1) what do we owe our friends and family in exchange for an unprompted, generous expression of goodwill; and 2) how important are engagement rings to a proposal, anyway?
Lionel Shriver writes for the Guardian about how the years she spent getting rejected were, in retrospect, really happy. It's an interesting meditation on what happiness IS really, anyway, and a good reminder to enjoy the PROCESS, the challenges you're facing, the various purposes you have in your life right now, instead of focusing on specific achievements. After all, an achievement is exciting for a day or so, and then what?
At 37, I frequently find myself talking with people about whether they should have kids. This is an understandable dilemma, with the sands running out of the biological hourglass and all that, and the key issue always seems to be, "Will I regret not having kids?" or, "Will I not love having kids as much as I thought and thus, regret having them?" (Here’s a letter to Dear Sugar that lays out the general script.)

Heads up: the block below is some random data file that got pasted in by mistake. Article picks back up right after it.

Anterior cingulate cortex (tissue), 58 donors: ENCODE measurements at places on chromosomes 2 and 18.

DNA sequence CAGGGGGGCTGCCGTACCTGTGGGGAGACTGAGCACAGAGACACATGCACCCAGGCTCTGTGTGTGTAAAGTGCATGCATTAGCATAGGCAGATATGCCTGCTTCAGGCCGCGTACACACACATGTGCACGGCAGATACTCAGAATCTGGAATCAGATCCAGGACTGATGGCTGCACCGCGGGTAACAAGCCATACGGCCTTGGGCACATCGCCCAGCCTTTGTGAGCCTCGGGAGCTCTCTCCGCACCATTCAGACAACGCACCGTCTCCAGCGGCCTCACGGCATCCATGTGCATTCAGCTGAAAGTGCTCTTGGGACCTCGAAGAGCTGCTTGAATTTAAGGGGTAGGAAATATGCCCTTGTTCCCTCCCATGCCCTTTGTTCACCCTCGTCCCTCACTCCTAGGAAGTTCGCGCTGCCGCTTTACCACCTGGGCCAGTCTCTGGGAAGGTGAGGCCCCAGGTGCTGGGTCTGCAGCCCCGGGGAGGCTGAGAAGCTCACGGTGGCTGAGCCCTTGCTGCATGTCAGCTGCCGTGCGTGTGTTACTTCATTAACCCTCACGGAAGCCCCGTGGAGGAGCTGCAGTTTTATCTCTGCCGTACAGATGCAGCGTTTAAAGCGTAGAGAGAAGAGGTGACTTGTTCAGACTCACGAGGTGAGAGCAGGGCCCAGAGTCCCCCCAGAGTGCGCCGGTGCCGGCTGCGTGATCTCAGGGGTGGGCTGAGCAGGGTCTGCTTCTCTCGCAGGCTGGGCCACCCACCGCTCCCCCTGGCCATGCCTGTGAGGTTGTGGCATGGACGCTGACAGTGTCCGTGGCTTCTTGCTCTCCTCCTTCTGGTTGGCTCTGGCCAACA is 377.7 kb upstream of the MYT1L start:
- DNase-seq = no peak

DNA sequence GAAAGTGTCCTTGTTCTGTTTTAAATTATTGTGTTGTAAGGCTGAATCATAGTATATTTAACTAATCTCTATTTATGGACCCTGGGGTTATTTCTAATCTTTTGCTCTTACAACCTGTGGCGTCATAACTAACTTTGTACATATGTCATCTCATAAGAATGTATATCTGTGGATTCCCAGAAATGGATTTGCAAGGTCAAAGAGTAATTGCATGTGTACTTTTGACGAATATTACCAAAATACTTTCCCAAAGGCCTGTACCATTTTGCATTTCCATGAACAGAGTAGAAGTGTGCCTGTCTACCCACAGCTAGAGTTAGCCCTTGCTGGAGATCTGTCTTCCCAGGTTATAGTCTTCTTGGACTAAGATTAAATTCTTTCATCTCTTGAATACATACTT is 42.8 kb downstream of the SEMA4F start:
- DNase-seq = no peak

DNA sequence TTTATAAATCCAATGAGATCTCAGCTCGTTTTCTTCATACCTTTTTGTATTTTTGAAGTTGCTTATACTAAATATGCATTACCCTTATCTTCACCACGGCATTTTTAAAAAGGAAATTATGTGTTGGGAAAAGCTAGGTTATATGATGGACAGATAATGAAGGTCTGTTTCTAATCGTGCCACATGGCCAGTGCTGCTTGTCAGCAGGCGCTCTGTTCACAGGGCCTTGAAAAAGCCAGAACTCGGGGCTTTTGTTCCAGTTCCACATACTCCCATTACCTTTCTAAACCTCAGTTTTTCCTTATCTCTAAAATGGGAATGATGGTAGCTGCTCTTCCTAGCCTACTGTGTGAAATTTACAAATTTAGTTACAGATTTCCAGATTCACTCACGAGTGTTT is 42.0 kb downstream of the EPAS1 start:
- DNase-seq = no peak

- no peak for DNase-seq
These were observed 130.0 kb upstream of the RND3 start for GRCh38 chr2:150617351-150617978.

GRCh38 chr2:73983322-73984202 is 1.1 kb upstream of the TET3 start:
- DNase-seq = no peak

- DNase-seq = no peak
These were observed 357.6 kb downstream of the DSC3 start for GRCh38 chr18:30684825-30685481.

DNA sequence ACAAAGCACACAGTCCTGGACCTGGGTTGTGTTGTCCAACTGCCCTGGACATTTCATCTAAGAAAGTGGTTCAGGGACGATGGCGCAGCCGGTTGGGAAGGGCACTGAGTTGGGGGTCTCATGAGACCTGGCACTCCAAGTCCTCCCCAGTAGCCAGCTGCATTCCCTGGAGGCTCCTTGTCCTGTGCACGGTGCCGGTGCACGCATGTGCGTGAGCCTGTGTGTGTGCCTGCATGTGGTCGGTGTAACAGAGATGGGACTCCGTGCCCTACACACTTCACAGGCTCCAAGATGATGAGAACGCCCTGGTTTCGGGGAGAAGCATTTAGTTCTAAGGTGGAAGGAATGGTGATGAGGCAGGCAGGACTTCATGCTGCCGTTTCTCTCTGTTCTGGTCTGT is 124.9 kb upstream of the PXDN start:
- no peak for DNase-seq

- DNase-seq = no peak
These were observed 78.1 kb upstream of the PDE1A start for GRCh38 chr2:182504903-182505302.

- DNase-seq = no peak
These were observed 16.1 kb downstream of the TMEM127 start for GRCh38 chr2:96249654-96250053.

When do you ask your friends or family to help you move rather than hire movers? Only when you're in early-to-mid twenties? And/or only when you're seriously broke, or you seriously don't care if something gets broken?
All of which is to say, don’t quit your day job, or if you do, don’t join a 20-person brass band.
Dear Meghan and her Dad, Hope you're both well. I'm a 26-year-old woman with an MA in art history. Before graduating in May of 2013 I had a job lined up, and it sounded like a dream job at the time. So for the last year I've been working as a researcher at the art museum in my home city, part-time, no benefits, doing what I care about despite its relative unimportance in the big picture. I had a second (retail) job for several months to make ends meet, and then two months in my boyfriend moved in and I quit the other job, because the two of us combined made enough money, and also because the retail job was exactly what you'd expect it to be like.
"Couples who make more than $125,000 a year (combined) cut their divorce risk in half." So, yeah. You don't have to be wealthy for San Francisco, just wealthy for Arkansas.
As workplaces get more casual overall, not just with regard to clothing, fewer and fewer things are codified, and more is left up to judgment. Just because there are no rules doesn't mean there aren't (wildly varying and complicated) expectations, and often unspoken consequences. It's nice to be treated like a human and not be condescended to in that way, but people aren't born knowing some of this shit, either.